Art of the Americas to World War I
- Jaune Quick-to-See Smith, Trade (Gifts for Trading Land with White People)
- Dorica Jackson, Diving Whale Chilkat Robe
- Speaking to past and present, Clarissa Rizal’s Resilience Robe
- Wendy Red Star, 1880 Crow Peace Delegation
- Contemporary Native American Architecture
The "Diving Whale Chilkat Robe" by Dorica Jackson is a ceremonial piece, not a blanket. Its design, based on traditional Tlingit art, features a diving whale and abstract figures. The robe's symmetry, color variations, and intricate weaving process, which can take years, highlight its cultural significance. Created by Smarthistory.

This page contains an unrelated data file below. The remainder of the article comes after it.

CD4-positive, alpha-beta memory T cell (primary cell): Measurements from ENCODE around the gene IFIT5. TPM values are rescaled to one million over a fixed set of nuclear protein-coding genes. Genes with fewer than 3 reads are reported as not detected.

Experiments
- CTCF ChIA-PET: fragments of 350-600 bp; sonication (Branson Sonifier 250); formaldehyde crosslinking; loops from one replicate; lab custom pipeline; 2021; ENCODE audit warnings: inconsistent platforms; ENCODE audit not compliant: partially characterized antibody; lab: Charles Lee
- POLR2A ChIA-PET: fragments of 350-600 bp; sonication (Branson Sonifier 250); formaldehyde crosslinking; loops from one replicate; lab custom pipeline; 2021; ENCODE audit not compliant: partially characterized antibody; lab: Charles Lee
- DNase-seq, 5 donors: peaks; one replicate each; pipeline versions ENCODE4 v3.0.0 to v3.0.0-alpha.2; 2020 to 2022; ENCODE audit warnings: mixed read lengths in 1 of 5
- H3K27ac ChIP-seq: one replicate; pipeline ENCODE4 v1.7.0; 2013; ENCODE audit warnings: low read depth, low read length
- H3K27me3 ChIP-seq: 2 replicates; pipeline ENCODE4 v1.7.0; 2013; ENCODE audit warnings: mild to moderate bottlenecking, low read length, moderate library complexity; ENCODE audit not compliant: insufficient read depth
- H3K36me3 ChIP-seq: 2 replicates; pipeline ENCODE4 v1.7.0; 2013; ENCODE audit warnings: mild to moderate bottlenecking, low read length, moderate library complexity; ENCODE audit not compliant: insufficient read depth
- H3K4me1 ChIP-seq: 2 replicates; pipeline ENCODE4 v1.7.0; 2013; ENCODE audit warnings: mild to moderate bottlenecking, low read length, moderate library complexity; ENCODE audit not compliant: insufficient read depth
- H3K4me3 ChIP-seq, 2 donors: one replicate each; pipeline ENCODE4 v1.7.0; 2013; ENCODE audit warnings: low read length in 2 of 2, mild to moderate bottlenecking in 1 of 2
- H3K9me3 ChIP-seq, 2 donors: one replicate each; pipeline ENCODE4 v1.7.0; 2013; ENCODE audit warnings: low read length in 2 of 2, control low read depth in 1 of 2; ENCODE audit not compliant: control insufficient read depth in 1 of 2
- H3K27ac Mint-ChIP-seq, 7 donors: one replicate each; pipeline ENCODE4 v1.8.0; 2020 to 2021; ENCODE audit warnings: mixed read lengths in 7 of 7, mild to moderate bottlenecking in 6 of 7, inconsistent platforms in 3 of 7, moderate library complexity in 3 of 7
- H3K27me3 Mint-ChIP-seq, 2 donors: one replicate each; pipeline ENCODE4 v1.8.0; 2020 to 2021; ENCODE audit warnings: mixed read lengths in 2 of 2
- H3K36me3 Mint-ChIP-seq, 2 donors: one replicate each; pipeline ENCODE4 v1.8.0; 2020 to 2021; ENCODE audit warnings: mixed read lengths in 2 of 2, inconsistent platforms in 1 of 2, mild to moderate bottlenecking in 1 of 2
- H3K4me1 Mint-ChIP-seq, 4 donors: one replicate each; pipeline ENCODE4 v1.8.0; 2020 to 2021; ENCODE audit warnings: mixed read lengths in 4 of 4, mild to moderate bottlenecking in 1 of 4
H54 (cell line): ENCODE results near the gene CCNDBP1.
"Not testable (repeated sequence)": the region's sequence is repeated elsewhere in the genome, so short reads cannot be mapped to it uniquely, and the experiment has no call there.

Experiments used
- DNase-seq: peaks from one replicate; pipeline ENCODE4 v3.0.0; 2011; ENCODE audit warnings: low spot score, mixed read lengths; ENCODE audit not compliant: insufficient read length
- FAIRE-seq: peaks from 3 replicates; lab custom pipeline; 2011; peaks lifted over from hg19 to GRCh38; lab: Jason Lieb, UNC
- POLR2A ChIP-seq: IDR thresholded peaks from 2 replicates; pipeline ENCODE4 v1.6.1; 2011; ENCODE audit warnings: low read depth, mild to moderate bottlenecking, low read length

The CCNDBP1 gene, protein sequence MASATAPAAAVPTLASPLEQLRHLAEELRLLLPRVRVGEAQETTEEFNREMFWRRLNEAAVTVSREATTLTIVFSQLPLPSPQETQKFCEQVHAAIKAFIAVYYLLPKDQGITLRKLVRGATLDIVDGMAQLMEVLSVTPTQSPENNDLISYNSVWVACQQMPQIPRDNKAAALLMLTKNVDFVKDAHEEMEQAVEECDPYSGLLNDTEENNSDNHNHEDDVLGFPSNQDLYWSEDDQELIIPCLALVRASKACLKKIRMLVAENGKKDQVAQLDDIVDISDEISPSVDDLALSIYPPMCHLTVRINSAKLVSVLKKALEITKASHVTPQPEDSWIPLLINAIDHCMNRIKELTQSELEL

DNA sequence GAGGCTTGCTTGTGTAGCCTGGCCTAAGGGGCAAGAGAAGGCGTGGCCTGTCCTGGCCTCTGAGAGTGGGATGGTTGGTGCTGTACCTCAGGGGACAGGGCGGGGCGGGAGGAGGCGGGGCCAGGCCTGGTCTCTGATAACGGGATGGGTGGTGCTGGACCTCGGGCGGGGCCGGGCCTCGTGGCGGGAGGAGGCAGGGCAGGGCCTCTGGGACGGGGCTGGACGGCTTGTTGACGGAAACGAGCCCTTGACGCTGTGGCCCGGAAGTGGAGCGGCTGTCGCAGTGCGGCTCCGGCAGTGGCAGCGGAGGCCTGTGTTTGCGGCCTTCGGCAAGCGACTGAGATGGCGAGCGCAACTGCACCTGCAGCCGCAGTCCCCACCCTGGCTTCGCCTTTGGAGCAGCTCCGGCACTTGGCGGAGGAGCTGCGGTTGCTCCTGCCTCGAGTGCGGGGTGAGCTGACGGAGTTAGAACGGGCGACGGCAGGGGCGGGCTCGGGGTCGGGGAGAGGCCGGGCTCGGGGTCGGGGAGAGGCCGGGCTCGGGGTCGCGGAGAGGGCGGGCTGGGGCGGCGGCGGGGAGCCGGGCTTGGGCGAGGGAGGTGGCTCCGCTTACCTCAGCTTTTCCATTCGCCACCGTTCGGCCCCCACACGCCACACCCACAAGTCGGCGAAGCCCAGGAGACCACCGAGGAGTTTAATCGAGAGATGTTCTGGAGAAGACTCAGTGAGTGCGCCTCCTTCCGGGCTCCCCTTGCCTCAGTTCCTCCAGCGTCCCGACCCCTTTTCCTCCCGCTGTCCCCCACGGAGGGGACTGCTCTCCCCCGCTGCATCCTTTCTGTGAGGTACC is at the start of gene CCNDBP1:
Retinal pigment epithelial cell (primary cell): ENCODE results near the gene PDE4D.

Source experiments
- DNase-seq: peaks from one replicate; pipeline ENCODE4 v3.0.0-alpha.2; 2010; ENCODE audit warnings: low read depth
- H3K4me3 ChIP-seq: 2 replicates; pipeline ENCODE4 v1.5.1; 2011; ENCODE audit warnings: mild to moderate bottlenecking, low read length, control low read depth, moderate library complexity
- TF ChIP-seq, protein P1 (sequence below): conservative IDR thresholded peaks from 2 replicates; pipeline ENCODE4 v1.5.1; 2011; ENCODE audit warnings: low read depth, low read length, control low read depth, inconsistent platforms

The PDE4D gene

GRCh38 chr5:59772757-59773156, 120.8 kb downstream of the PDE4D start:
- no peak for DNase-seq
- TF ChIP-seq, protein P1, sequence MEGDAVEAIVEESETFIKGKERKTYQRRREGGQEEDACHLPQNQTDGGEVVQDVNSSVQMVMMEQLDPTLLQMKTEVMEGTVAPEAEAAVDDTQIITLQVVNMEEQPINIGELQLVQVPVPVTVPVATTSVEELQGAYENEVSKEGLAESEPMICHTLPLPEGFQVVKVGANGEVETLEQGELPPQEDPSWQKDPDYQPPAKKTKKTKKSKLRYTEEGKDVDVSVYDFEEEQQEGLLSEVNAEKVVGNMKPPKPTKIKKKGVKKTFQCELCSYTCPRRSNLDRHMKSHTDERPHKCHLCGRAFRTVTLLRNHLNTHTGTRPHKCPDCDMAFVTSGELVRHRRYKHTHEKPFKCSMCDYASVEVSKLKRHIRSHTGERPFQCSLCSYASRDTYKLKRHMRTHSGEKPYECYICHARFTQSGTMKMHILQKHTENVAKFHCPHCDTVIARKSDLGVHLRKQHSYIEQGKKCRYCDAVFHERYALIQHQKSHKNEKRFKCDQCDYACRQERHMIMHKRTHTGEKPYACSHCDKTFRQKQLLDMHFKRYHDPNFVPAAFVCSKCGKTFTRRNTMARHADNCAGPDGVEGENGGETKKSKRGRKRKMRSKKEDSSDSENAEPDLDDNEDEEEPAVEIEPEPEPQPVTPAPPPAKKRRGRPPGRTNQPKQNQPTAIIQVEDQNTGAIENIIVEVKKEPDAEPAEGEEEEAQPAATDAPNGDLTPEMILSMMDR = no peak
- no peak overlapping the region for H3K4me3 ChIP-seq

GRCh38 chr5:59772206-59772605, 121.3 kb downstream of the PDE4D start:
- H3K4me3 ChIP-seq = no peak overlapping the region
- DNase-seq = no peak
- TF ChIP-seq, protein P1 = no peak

(gentle jazz piano music) - [Lauren] We're here at the Totem Heritage Center in Ketchikan, and we're looking at a "Diving Whale Chilkat Robe" made by Dorica Jackson, the wife of Nathan Jackson. - [Dorica] Originally these were referred to as Chilkat blankets, but really a robe, a dancing robe, a ceremonial robe, or even just Chilkat robe is a more correct way of referring to them because they weren't blankets that you put on your bed. - [Lauren] This robe would have been enlivened through movement, and here in the museum, we're seeing it static. When this would have been used in dance, the fringe would have been moving around. - [Dorica] It really moves beautifully. - [Lauren] We see a robe that's divided into two parts. We have the fringe at the bottom, and then on the top half, we have this very complex design that's divided into three parts. - [Dorica] The Chilkat robe has black and yellow borders across the top and down the side, and then it comes down into a gentle V shape for the bottom section. In this robe, you have a central section that takes up half of the design field, maybe a little more than that, that is traditional Tlingit or Northwest Coast formline design. - [Lauren] This is based on an older design, and you replicated it here. - [Dorica] This is an old design out of a book by George Emmons, where he got explanations on how to weave these robes. And that's what I used when I learned, because Cheryl Samuel hadn't written her books yet. In fact, we were both studying at the same time at the University of Washington. This one depicts a diving whale, and then you have one side panel on each side of that that are more abstract figures. It's harder to tell exactly what they're supposed to be. This is a whale that's diving, so the eyes are at the bottom, and then you have a mouth area under that. There's a part between the eyes you could call the blowhole, the face, which would be the body. There's two flippers above each main eye of the whale that have eyes within themselves. There's lots of eyes in these things. The flukes of the whale are upside-down ovoids, that oblong, rounded shape. - [Lauren] And I'm struck with its perfect symmetry. - [Dorica] The man would actually create the design originally. He'd paint it on a pattern board, just the black formline structure. The black formline structure is your main thing to determine what you're looking at, and that's all he would paint. Traditionally, the colors would go certain places, and inside the ovoids, you would usually have a yellow. In the corners, there's the blue-green color. These were rules that were followed. A lot of the design work in Northwest Coast art is symmetrical. There's also some that's not. But in Chilkat robes, this is called a distributive design. The design fills the whole area, and there's not very much large areas of white. And then you have configurative designs, where you'll see the outline of an animal. There's a lot of white background, and things aren't always connected to each other. Part of the robe I did for Nathan's distributive, but then there's two sockeye salmon surrounded by a lot of white. A lot of Chilkat robes are distributive designs. It's easier to have the symmetry. - [Lauren] The color occasionally is differentiated ever so subtly. - [Dorica] Sometimes you run out of yarn, and you have to dye more, which is what happened with this one. I didn't get it quite the same color, but I've seen this in a lot of older robes as well, where there's not black, it's a dark brown. Sometimes I've seen robes where the blue-green color will change dramatically throughout the weaving process. - [Lauren] And these are very time-consuming robes to make. - [Dorica] My first robe I did as a full-time job, so that one took about a year, which is what's expected, and that's preparation of your materials and the weaving. My second one took about five years. And this one took 16, 'cause in the middle of that, I got a full-time job. This one was going to go somewhere else, and because it took me so long, their situation changed, and I'm really happy that it ended up being able to live in Ketchikan. - [Lauren] I see these differences in the type of fringe that you have here. In some, you have cedar bark that's been woven into it, and then some that just has the wool. - [Dorica] It's a free-hanging warp hung on a loom, so there's no tension on the warp yarn. It hangs on a header cord, and the technique is twining, the same technique as used with the basketry, so you don't even have a shuttle. All the weaving is done on a combination of yellow cedar bark spun with, traditionally, mountain goat wool. A lot of people use merino now. I used merino for this one. Then when you finish the weaving, the overlay fringe, which is your last thing that you do, is just the wool. Naaxein, which is how you say it in Tlingit, is fringe about the body, according to Emmons. - [Lauren] What a wonderful way to capture how this would have been moving as it was used in dance. (gentle jazz piano music)